Next, let’s move on to Alex Garland’s second film, Annihilation, a sci-fi/horror mashup about a group of women who investigate the Shimmer, a quarantined area where an extraterrestrial presence causes plants and animals to mutate in some very strange and terrifying ways. Like I said before, this movie features an almost all-female cast (and its one male star isn’t really part of the main story!), but on a narrative level, nothing in it seems particularly pro-woman. The fact that these are women rather than men doesn’t make that much difference to the story, so their gender feels more like a coincidence than anything else.
But it’s not. Even though it doesn’t make much of a narrative difference, it still makes a very big thematic point. See, in most other movies, the intrepid explorers who risk their lives to explore a mysterious and deadly phenomenon would almost certainly be men, so by having these characters be women, Alex Garland is making a point about female equality. He’s saying that women can do the job just as well as men, and that alone makes this film very pro-woman.
And in case there’s any doubt about that message, Lena, the main character, seals the deal for us. She’s the only person to ever make it out of the Shimmer alive (her husband doesn’t count because we eventually find out that it’s not really him), and she even destroys the alien threat and stops it from taking over the entire world. Again, in most other movies, the person who does that would almost certainly be a man, so by giving this role in the story to a woman, Alex Garland is hammering home the point that women are just as capable as men.
Admittedly, that’s just a very general, almost surface-level sort of pro-woman message. It doesn’t tackle any controversial issues or point out any specific problems in our society today (at least in Western society), so it’s not quite as thought-provoking as what we get in Ex Machina or Men. But it’s still important. The general concept of women’s equality is the indispensable foundation of the deeper questions Alex Garland explores in his other two films, so even though Annihilation focuses primarily on other themes, it still displays the director’s ardent concern for women’s dignity and worth.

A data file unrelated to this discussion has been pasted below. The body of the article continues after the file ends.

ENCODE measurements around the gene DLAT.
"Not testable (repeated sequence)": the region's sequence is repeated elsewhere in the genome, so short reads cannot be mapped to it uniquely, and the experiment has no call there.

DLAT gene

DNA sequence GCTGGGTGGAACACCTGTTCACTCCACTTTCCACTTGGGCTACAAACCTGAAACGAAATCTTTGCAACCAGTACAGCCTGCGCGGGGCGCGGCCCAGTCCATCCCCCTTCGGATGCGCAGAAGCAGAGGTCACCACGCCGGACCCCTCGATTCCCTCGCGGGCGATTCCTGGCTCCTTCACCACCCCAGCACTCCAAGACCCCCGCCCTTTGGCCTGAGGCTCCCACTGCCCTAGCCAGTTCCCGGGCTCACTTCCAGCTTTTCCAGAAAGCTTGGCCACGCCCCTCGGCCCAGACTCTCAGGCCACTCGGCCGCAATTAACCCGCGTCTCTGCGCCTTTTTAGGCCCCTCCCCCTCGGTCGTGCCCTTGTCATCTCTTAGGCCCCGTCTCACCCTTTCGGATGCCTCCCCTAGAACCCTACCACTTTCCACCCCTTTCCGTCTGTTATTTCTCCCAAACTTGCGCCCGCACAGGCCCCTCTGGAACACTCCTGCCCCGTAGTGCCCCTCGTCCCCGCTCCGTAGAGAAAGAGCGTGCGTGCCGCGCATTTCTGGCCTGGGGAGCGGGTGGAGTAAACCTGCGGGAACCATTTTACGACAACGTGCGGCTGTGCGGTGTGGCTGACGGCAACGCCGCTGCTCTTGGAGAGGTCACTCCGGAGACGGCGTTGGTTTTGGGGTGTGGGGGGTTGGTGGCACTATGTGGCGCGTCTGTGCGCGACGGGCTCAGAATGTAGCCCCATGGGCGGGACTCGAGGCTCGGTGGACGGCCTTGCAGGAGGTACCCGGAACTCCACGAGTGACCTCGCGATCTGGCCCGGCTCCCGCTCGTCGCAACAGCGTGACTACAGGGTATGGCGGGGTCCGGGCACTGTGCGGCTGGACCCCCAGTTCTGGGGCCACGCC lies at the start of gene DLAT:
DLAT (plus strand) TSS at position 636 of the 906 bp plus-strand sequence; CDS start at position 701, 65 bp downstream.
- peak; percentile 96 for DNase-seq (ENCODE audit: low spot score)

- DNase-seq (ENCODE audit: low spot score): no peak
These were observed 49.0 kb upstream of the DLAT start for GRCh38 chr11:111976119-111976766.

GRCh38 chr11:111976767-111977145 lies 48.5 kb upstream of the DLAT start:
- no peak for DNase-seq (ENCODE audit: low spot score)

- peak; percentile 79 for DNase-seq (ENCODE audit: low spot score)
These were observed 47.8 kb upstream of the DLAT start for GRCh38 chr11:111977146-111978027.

Last but not least, we have Alex Garland’s latest film, Men. This is his only straight-up horror movie, and it’s about a woman named Harper who travels to the English countryside after her husband commits suicide. At first, this seems like the perfect place to heal from her trauma, but the vacation goes south very quickly. All the men there treat her in belittling and abusive ways, and by the end of it, her trip turns into a bizarre supernatural nightmare.
Even if you’ve never seen Men, the title and premise alone should make its message pretty obvious. The film is about the various ways men abuse and belittle women, and every male character in it represents a different form of misogynistic mistreatment. To take just one example, there’s a scene where Harper meets a boy sitting outside a church, and he asks her to play hide and seek. She declines and says she’s not in the mood, and he immediately becomes angry. He insists that he wants to play with her, and when he finally gives up and walks away, he calls Harper a “stupid bitch.”
This kid clearly represents all the men who think women somehow owe them their time and attention, and the parallel is pretty on the nose. Granted, most men don’t just want to play hide and seek, but the general attitude this boy displays is all too common. A lot of men today think that if they’re nice to a woman or if they do something for her, they’re owed something (usually sex) in return, but that’s not how life works.
Women aren’t objects or slaves that men can simply demand things from, so no matter how much a man may want something from a woman, she’s under no obligation to give it to him. And if a man doesn’t get what he wants, he has to accept the woman’s right to make her own decisions and then move on with his life.
That’s just one example, but Men is packed to the brim with similarly misogynistic moments. In fact, the entire story is basically just a bunch of men mistreating the female main character, so it can seem a little simplistic on the surface. But if we dig a bit deeper, we’ll find that there’s actually more to it than meets the eye.
Most notably, all the men in the village are played by the same actor, Rory Kinnear, and that’s really significant. It shows us that the various ways these male characters mistreat Harper are just different forms of the same vice. They all stem from the same dehumanizing and objectifying view of women, so even though they may look very different on the outside, they’re all just various expressions of the same inner attitude.
And at the end of the day, I think that’s the main point Alex Garland is trying to make in Men. He’s showing us that misogyny comes in many different shapes and sizes, so we men need to be careful not to fool ourselves into thinking we respect women just because we’re not as bad as the next guy. Sure, we may not mistreat women the same way someone else does, but if we want to be truly pro-woman, we have to root out all forms of mistreatment and abuse from our lives, not just the ones we also see in other people.